Can an Employer Cancel Vacation Time After Approved?
Earned vacation time is often the best part about work, until it isn’t. Employees are often surprised that vacation time is not federally mandated. This makes it even more surprising when vacation time can be just as easily taken away. Vacation time can be paid or unpaid, offered or not, depending on your employer. Vacation time can be offered only to full-time employees, pro-rated, or none at all. Once your vacation time has been approved, it can be just as easily taken away. Here, our Los Angeles employment attorneys answer questions regarding vacation cancelation policies.
Who Gets Vacation Pay?
The Fair Labor Standards Act doesn’t support you when it comes to vacation time. The FSLA does not require employees to be paid for time not worked, such as vacation, sick time, or holidays. Since employees are never legally entitled to time off in the first place, there is no discourse when it is canceled. Paid vacation time (PTO) is an agreement between employee and employer either by collective bargaining, an employee contract, or company policy. These agreements determine how much vacation you get and if you are entitled to it. Everything about your vacation is left up to company policy. The only thing that is required is if your company does grant vacation time, it must be equitable to all, regardless of race, gender, religion, or other characteristics.
How Much Paid Vacation Is Rewarded?
Your vacation time is not legally mandated, but it is tracked. According to the Bureau of Labor Statistics, 73% of workers are provided with paid vacation days. Of these, workers with one year experience average 11 days; workers with five years experience average 15 days, and workers with 10 and 20 years of experience average 17 and 20 days of vacation. Vacation time can be accrued on a monthly basis or based on the number of hours worked. For example, you may earn eight hours of paid time off each month, or receive a fraction of paid time off for every hour worked.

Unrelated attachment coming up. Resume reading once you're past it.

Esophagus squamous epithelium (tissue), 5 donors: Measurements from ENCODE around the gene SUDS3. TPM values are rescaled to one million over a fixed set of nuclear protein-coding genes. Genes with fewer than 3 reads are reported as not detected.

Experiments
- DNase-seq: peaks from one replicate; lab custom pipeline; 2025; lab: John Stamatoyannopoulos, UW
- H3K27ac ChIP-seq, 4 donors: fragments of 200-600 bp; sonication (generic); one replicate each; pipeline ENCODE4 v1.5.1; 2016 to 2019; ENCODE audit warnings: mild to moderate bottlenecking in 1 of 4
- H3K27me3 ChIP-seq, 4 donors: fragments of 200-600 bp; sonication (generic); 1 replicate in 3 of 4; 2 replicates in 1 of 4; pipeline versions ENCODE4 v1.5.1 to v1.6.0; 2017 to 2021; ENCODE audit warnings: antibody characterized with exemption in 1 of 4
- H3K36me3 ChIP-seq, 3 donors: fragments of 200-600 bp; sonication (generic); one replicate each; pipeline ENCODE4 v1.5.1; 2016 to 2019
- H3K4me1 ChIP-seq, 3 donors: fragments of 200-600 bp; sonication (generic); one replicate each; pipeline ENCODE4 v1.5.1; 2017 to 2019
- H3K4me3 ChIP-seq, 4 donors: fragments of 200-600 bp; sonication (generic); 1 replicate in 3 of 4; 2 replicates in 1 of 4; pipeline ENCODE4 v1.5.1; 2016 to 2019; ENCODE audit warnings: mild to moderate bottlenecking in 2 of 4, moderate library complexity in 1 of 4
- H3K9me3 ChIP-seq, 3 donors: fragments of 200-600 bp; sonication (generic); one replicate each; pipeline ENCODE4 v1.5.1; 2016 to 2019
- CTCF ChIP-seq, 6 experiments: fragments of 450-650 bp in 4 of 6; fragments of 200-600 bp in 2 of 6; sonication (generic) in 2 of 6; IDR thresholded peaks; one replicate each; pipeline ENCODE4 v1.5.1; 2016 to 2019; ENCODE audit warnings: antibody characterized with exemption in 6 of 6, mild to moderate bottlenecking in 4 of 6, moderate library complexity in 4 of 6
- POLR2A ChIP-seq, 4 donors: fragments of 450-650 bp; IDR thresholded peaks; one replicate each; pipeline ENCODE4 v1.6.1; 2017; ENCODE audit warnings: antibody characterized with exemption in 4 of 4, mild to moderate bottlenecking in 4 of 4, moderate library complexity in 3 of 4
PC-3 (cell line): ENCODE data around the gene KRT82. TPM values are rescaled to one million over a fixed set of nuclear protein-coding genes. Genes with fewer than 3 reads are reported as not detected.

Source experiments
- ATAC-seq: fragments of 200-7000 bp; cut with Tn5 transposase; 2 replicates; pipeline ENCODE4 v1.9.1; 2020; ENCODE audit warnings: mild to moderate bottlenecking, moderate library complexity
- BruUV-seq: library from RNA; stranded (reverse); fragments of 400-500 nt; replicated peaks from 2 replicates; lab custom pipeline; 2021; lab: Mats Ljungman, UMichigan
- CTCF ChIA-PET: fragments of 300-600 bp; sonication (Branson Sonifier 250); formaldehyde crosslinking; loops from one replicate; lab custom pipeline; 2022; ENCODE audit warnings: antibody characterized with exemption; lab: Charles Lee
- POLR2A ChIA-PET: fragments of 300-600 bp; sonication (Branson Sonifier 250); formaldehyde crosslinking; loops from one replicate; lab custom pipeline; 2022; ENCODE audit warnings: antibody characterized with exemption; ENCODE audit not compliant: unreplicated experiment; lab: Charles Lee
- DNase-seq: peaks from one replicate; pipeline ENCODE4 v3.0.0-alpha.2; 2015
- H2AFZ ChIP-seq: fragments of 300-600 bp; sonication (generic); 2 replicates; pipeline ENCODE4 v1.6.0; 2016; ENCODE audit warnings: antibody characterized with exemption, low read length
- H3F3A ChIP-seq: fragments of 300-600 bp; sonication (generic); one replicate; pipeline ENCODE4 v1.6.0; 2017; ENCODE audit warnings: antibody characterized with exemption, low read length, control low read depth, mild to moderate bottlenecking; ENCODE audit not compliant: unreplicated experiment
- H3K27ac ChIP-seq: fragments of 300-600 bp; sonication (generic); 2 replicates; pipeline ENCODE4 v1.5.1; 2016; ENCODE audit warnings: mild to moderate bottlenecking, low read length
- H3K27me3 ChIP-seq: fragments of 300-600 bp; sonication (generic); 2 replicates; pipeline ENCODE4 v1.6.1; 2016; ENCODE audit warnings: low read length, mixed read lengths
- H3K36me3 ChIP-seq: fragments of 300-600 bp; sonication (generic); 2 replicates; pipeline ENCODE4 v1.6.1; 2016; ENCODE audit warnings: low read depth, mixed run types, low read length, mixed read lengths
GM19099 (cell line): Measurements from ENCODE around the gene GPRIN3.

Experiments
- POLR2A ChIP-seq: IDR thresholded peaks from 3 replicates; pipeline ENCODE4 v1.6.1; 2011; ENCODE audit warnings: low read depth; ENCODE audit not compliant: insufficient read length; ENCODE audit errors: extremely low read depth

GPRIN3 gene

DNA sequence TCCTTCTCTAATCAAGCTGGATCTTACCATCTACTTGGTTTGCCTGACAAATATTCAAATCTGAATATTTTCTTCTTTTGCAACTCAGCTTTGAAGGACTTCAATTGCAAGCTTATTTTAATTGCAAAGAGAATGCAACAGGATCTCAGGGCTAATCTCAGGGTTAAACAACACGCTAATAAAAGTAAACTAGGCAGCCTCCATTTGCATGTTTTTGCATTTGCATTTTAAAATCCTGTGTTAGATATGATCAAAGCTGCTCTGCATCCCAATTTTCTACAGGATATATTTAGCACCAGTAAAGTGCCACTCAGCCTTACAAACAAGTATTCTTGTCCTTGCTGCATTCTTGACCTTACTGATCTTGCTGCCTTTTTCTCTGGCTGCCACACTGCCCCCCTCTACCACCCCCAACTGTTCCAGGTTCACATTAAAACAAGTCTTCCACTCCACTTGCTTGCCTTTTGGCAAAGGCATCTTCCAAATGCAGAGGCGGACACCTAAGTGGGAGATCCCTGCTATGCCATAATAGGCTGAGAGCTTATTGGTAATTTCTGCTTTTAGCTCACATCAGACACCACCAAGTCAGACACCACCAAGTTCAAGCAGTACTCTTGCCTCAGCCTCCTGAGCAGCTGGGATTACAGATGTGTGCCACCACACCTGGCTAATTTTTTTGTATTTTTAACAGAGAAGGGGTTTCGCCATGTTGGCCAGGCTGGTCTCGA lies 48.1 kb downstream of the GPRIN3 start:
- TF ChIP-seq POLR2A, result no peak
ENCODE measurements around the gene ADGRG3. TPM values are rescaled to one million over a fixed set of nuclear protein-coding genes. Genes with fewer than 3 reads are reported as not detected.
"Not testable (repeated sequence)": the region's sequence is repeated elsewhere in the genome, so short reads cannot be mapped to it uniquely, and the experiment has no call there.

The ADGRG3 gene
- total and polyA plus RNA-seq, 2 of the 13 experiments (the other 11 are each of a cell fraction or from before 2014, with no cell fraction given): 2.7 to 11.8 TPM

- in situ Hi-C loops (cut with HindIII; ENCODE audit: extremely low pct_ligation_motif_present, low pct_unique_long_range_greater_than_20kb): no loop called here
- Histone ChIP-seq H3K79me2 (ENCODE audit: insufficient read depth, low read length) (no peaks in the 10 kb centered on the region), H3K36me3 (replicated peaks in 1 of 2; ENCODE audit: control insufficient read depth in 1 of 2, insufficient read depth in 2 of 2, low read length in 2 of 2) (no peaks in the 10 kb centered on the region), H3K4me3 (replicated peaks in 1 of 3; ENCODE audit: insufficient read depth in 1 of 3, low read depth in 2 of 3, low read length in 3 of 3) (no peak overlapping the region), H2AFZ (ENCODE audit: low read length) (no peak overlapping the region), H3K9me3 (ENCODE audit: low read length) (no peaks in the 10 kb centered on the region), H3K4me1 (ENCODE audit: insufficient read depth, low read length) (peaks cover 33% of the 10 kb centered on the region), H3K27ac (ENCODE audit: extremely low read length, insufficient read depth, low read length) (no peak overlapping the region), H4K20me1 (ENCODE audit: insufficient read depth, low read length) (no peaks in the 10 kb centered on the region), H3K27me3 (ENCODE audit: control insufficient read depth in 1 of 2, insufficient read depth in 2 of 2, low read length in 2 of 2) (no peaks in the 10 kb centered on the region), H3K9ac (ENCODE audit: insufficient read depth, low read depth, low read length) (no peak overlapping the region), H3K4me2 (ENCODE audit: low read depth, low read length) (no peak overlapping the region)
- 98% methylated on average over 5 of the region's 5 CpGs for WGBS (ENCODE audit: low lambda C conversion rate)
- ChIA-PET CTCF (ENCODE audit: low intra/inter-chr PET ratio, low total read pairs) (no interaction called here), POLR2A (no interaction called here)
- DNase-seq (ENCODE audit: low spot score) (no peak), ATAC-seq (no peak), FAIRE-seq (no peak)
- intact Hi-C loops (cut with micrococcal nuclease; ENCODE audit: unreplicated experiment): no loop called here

Paid time off, sick time, and accrued vacation time are all different types of paid time off that usually get lumped together. These do not include federal holidays, which would also be a day off for workers. When these days off are all lumped together, they average three weeks of total paid time off per year for workers in the U.S. Depending on company policy, unused paid time off could be carried over to the next year, paid out at the end of the year, or completely lost. Employees are advised to be well aware of these policies, especially at the end of the year.
Can My Boss Cancel My Vacation?
Unfortunately, your boss can cancel your vacation. Although this depends on whether you are a union or non-union worker. If you are not part of a union, then no one else protects your interests. This means your boss can easily cancel vacation time, even if you are already approved, and no one is going to reimburse you for that plane ticket.
If you are a union worker, then the union protects your interests, otherwise, without any federal mandates, vacation time can be taken away. However, hopefully, your employer honors the employee contract that you both agreed to. The only valid reasons for canceling vacation time are for staffing emergencies that were unavoidable, or to meet a deadline or quota.
While a lawsuit may not be applicable in these situations, it is important to understand the policies of the company you’re working for. To learn more about California’s employment laws and employee rights, speak to a Los Angeles wage and hour attorney and have your questions answered.